I didn’t start reading Dostoevsky until recently, in big part because the newer and far more faithful translations of his work weren’t available when I was first force-fed them in college. This changed after I picked up the new Pevear/Volokhonsky edition of Crime and Punishment on the way to grabbing a flight, and I ended up reading half of it on the way home. I’ve since burned my way through most of the rest of his work. I don’t think anyone else has come along since that did such a job of dramatizing the way our lives are ruled by ideas, and how those ideas are really just the embodiments of passions we often don’t know anything about firsthand.
I’m also fond of a great many Japanese authors — Osamu Dazai, for instance, again despite his relatively small catalog.
I find that as I get older and read more, individual books tend to become more significant for me than individual authors, although if a given author has kept me up all night once, I tend to give them that many more chances.
Are there writers you feel you’re supposed to like but don’t?
There are many SF authors that seem like they should be shoo-ins for me, but I’m often unable to bring myself to like them. I admire Heinlein’s work for being as foundational as it is, even if I find the vast majority of it unstomachable.
Most of the books by “literary” authors trotted out today, with the usual cross-author blurbsmanship on their book jackets and a bevy of prize nominations trailing after, seem to be more about winning accolades with fellow authors than in telling an enlightening or humane story. I don’t think most of the authors that get praise thrown at them by the fistful are worth it, in big part because the general level of critical standards for fiction has become so badly degraded. But this is, I suspect, another discussion for another venue.
In an age when the barriers to putting a book on the market are so low, how do you attract attention to your own work?
Just putting up a website and having your stuff on Kindle isn’t going to cut it, because how does anyone even know you exist? My current tactic is to build face-to-face connections with specific people who see it as their job to speak well of things that need more attention — e.g., podcasts that cover SF. More people listen to those than they do, say, podcasts that cover self-published authors, because nobody says to themselves, “Gee, I wonder what self-published authors out there are worth reading?” They just want to hear about a good book, period. So it’s my job to connect with people who want to hear about a good book, and sell them on why I think I’ve got something to give them.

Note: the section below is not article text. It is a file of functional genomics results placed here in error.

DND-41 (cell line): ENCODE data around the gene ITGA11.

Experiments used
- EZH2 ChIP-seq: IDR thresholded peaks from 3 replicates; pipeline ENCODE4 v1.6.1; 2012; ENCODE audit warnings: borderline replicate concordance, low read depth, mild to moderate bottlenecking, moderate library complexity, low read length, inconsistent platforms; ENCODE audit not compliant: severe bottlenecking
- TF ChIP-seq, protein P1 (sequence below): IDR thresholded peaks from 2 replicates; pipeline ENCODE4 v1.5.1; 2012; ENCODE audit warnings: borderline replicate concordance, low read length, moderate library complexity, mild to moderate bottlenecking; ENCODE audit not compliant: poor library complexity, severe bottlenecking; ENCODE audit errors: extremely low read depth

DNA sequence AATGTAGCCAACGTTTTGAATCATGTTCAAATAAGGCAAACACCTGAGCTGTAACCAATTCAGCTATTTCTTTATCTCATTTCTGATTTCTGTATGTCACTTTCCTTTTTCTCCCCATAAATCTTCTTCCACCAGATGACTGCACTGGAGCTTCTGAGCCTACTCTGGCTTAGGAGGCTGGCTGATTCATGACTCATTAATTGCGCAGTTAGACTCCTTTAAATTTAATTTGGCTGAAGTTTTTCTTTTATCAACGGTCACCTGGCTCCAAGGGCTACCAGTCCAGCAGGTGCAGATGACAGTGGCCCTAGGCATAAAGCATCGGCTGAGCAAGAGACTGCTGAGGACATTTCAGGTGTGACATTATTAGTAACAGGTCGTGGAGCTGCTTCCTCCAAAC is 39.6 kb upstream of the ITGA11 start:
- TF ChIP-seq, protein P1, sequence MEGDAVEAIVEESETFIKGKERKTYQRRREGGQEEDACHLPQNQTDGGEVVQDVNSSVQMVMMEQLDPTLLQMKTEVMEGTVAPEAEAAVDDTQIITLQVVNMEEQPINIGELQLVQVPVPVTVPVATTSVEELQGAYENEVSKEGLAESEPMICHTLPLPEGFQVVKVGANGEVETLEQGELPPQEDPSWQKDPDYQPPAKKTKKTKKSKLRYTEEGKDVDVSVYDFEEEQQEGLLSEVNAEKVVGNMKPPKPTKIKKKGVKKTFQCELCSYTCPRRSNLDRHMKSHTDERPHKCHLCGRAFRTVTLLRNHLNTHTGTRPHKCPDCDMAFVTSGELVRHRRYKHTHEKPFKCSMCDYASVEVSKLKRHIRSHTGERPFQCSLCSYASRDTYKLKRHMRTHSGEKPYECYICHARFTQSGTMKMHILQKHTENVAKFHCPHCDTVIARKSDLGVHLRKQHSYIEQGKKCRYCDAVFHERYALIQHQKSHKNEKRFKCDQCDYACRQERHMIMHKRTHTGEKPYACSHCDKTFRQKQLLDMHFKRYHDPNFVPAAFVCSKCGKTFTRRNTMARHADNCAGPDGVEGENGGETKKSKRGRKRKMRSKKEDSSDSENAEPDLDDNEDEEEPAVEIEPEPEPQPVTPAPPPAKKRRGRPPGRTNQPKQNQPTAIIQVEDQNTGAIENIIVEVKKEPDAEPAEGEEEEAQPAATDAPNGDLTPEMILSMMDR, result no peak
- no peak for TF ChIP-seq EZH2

You wrote a blog about the risk of being too original. You wrote “There’s less of an incentive to not repeat what’s been done before.” So how would you define originality? Or to put it another way, what stories or ideas do you see being repeated? In a genre like science fiction, where new ideas or concepts would seem most valuable, why do you think the market is less likely to reward originality?
To me, originality is about having a point of view, an outlook on things, that stems as directly and completely as possible from who you are as a person. Nobody would ever confuse Phil Dick with Heinlein, and not even just because they didn’t construct their sentences anywhere nearly the same, but because they didn’t see the world remotely the same either. Out of those differences came everything of them that we call original.
The problem for me isn’t so much that any specific ideas are getting overused. It’s that people seem to be turning to the idea, the concept, the ready-made notion, more than they’re turning to anything within themselves or within their own lives as drivers for their work.
A lot of this stems from them not being taught to draw on other things. When Hollywood was in its infancy, there was no such thing as film school: you came into the industry from wherever, and you brought in some bit of whatever you had been before. You had a whole vast spectrum of things to draw on that weren’t movies. It’s the same with SF: when it was younger, it seemed like there was more of a sense on the part of the people writing it that they were drawing on a wider range of things, even if the end result was aimed as a mass-market audience.
I bump into plenty of folks who say they want to write SF or fantasy, but don’t seem to have any curiosity about the genres other than what they’ve already read in them, or seen on TV. If you don’t read outside your own genre, if you don’t read nonfiction, if you don’t read anything older than you are, if you don’t have an interest in current events outside of the need to reinforce your existing prejudices about the world — then you’re not going to produce anything that isn’t a recapitulation of the previous generation of work at best. You have to peer further, be a more curious and empathic person. That’s what SF and fantasy are supposed to be about, anyway — bigger and better horizons, right?
I think SF&F publishing has grown timid because it’s got the misguided notion that it needs to be a growth industry to survive — that the only winning strategy is to create as many things as possible that stand a chance of being bought and turned into movies.
Screenwriter Michael Tolkin (“The Player”) once said that the movie companies aren’t in the movie business anymore, but the risk-management business. They take a property and try to monetize it as broadly as possible while also minimizing risk. The end result is a multiplex full of films with a number after the title. SF&F has the same disease, where you have all these books that are “Part 1 of X”, because of the weird idea that it’s somehow better to take one story, pump it full of air, and chop it into three pieces (or five, or twenty-eight) instead of telling one good one.
We’d be better off if publishing cultivated tight connections to modestly-sized groups of people, instead of trying to be demographic shotgun-spray machines. My favorite metaphor for this sort of thing is a record label — not a big conglomerate like Warner Brothers, but a Motown or a Stax/Volt, a label that can speak directly to its audience without being condescending. A few of them do exist — Millipede Press comes to mind — but we could do with a few more.